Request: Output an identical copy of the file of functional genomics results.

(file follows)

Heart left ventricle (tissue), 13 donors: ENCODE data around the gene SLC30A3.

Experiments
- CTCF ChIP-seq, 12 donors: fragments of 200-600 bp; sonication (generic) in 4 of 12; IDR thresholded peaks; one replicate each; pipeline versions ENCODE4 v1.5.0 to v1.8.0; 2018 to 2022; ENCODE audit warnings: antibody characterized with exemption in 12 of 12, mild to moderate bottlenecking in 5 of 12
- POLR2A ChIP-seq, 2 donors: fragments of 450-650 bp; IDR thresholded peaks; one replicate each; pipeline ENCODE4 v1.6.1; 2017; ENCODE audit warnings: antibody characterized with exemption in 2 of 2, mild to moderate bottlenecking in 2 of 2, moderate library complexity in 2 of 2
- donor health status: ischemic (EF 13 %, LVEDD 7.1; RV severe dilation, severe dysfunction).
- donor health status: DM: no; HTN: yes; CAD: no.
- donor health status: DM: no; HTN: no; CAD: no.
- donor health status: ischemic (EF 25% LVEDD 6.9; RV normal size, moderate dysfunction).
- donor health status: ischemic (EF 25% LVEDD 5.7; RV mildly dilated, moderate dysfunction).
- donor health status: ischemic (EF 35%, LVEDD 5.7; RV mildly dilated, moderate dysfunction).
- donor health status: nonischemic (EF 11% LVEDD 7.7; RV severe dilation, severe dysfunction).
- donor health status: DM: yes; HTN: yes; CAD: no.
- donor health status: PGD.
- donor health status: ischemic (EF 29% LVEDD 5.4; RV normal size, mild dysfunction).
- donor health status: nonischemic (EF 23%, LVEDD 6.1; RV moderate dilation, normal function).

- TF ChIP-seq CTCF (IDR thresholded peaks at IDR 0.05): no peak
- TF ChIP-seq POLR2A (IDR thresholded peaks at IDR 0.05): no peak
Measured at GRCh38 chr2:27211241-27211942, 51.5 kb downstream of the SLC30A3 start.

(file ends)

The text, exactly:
Heart left ventricle (tissue), 13 donors: ENCODE data around the gene SLC30A3.

Experiments
- CTCF ChIP-seq, 12 donors: fragments of 200-600 bp; sonication (generic) in 4 of 12; IDR thresholded peaks; one replicate each; pipeline versions ENCODE4 v1.5.0 to v1.8.0; 2018 to 2022; ENCODE audit warnings: antibody characterized with exemption in 12 of 12, mild to moderate bottlenecking in 5 of 12
- POLR2A ChIP-seq, 2 donors: fragments of 450-650 bp; IDR thresholded peaks; one replicate each; pipeline ENCODE4 v1.6.1; 2017; ENCODE audit warnings: antibody characterized with exemption in 2 of 2, mild to moderate bottlenecking in 2 of 2, moderate library complexity in 2 of 2
- donor health status: ischemic (EF 13 %, LVEDD 7.1; RV severe dilation, severe dysfunction).
- donor health status: DM: no; HTN: yes; CAD: no.
- donor health status: DM: no; HTN: no; CAD: no.
- donor health status: ischemic (EF 25% LVEDD 6.9; RV normal size, moderate dysfunction).
- donor health status: ischemic (EF 25% LVEDD 5.7; RV mildly dilated, moderate dysfunction).
- donor health status: ischemic (EF 35%, LVEDD 5.7; RV mildly dilated, moderate dysfunction).
- donor health status: nonischemic (EF 11% LVEDD 7.7; RV severe dilation, severe dysfunction).
- donor health status: DM: yes; HTN: yes; CAD: no.
- donor health status: PGD.
- donor health status: ischemic (EF 29% LVEDD 5.4; RV normal size, mild dysfunction).
- donor health status: nonischemic (EF 23%, LVEDD 6.1; RV moderate dilation, normal function).

- TF ChIP-seq CTCF (IDR thresholded peaks at IDR 0.05): no peak
- TF ChIP-seq POLR2A (IDR thresholded peaks at IDR 0.05): no peak
Measured at GRCh38 chr2:27211241-27211942, 51.5 kb downstream of the SLC30A3 start.